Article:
The Digital Journalist
Killing 2004
January 2005

by Michael Kamber

Port-au-Prince, Haiti

Late at night on the deserted Port-au-Prince streets, Lionel, the fat taxi driver, reminisces about the early months of 2004: "I was the head driver for one of the networks. I would get up early, 5 a.m., go out and find the good fresh bodies, the real fresh ones, still bleeding. Bring the crew back to film them; they were very happy."

Switching subjects, he leers at me, "You ever been with a Haitian woman?" He nods at the girl seated next to him, who looks to be 18. "This one here's good. She's my girlfriend, but if someone wants to do something nice for her, I don't stand in the way." Times are tough for Lionel.

The killings have dropped to a routine two or three a day and the press has moved on to other stories. Last February, when Aristide fell, the foreign press corps numbered a hundred or so. Ten months later, it is down to a handful of freelancers and an occasional staffer passing through town.

Meanwhile, the rebels control the entire Central Plateau and at least eight towns. The chimeres, Aristide's supporters in the slums, are making forays each day into the downtown area, turning Bel Air and La Saline into low-intensity battlegrounds. The hope last year--that Haiti had turned the corner--is gone. Many believe the country is in the first days of a civil war.

February/March 2004, Haiti

Photo by Michael Kamber
Up in the hills one night, some friends took me to an exclusive restaurant. The entire clientele was light-skinned or white. As the city burned below, they danced in a conga line, looked at pictures of themselves on the TV taken by a house photographer, ate lobster and shrimp. "Things were much better when Duvalier was here," a prominent businesswoman told me. "We didn't have all these problems, no one was being kidnapped." No rich people were being kidnapped is what she meant.

I made six trips here this year and became intimate with Gonaives, Cap Haitian and the capital. I learned enough French and Creole to do basic communication, made acquaintances on both sides of the fighting, found sources in the government and among the U.N. staffers. Each country has its layers, you stay awhile and begin to peel them back and peer beneath.

18 May, 2004, Baghdad, Iraq
Sadiq Zoman (far left), a 56-year-old senior Baath Party official who was arrested by U.S. troops and suffered a stroke while in custody after what his family said was extensive questioning and confinement in hot and dangerous conditions.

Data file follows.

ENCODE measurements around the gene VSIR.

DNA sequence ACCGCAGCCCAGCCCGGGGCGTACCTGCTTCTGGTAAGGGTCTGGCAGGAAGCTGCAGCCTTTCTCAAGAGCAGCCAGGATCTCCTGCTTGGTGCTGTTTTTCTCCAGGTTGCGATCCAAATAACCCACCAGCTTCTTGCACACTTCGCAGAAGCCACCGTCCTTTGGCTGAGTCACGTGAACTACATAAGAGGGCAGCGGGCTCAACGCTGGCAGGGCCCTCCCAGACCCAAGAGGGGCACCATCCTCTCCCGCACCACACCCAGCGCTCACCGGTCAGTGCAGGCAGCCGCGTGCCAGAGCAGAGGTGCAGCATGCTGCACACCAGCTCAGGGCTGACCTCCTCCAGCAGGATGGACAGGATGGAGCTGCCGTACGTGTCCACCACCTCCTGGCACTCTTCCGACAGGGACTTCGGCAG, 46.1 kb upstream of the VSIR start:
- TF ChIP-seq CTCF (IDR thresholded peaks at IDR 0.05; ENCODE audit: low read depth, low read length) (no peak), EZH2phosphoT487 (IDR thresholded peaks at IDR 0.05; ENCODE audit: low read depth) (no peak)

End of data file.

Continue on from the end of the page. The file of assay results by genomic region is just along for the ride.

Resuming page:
Photo by Michael Kamber for The New York Times
This year I've become perhaps even more disillusioned with the press corps (myself included), jetting in and out of hot spots, but I'm beginning to realize it is the more the public indifference than the fault of the press. The last week of 2004 brings a tsunami claiming more than 150,000 lives, battles raging in Iraq, elections looming in Israel. People back home have jobs, kids, lives. There is only so much time for other people's distant crises.

I did another stint in Baghdad this year, random street work and a tour with the troops in Sadr City, a month that passed like dog years. We got hit every time we left the gate: RPGs, roadside bombs and artillery. It got to the point where you wished for someone to shoot at you with just an AK. Then we got back to the base and got mortared some more. Guys were wounded going to mess hall, sitting in the shitters.

I learned to write on deadline as well as photograph, an achievement I'm happy with.

I want to have learned something profound, something to keep me and other journalists safe. It did not happen. A roadside bomb exploded a moment late, missing my Humvee; mortar rounds fell in front of, and behind, me as we covered fighting at a Baghdad police station. There is nothing heroic about it; the nature of war is chaos and chance. You stay alive because you are lucky, little more.

25 May, 2004 Baghdad, Iraq
American troops evacuating a badly wounded female American soldier from a Baghdad police station after it was attacked by rockets fired from an apartment building across the street.

Photo by Michael Kamber for The New York Times
Dexter Filkins, Ashley Gilbertson, Joao Silva and Tyler Hicks have done incredible work for The New York Times, just hung in there month after month, through Najaf, Karbala, Fallujah. Others for their papers and networks as well. I can't fault my colleagues for not caring about Haiti; our hands are full in other places.

2004 was a bloody year. Was it worse than the years of Iran/Iraq, Ethiopia/Eritrea, the Balkans? Or is it just that, this time, America is deeply enmeshed in the bloodshed?

For Christmas dinner, my brother seasoned a hunk of lamb the size of a football. It was shiny, viscous, bloody. I'd seen it before, a body part somewhere, and I run through the bombings and killing, trying to place it.

People ask me--real concern in their eyes--how I'm doing. It's hard to explain that really I'm doing fine. I have the best job in the world, one that matters, one that challenges and changes in some small way. I witness history. I'm OK. It's the people back home--going about their lives as the world burns--that I worry about.

© Michael Kamber

Michael Kamber is a freelance photographer and writer whose work regularly appears in The New York Times.

Dispatches are brought to you by Canon. Send Canon a message of thanks.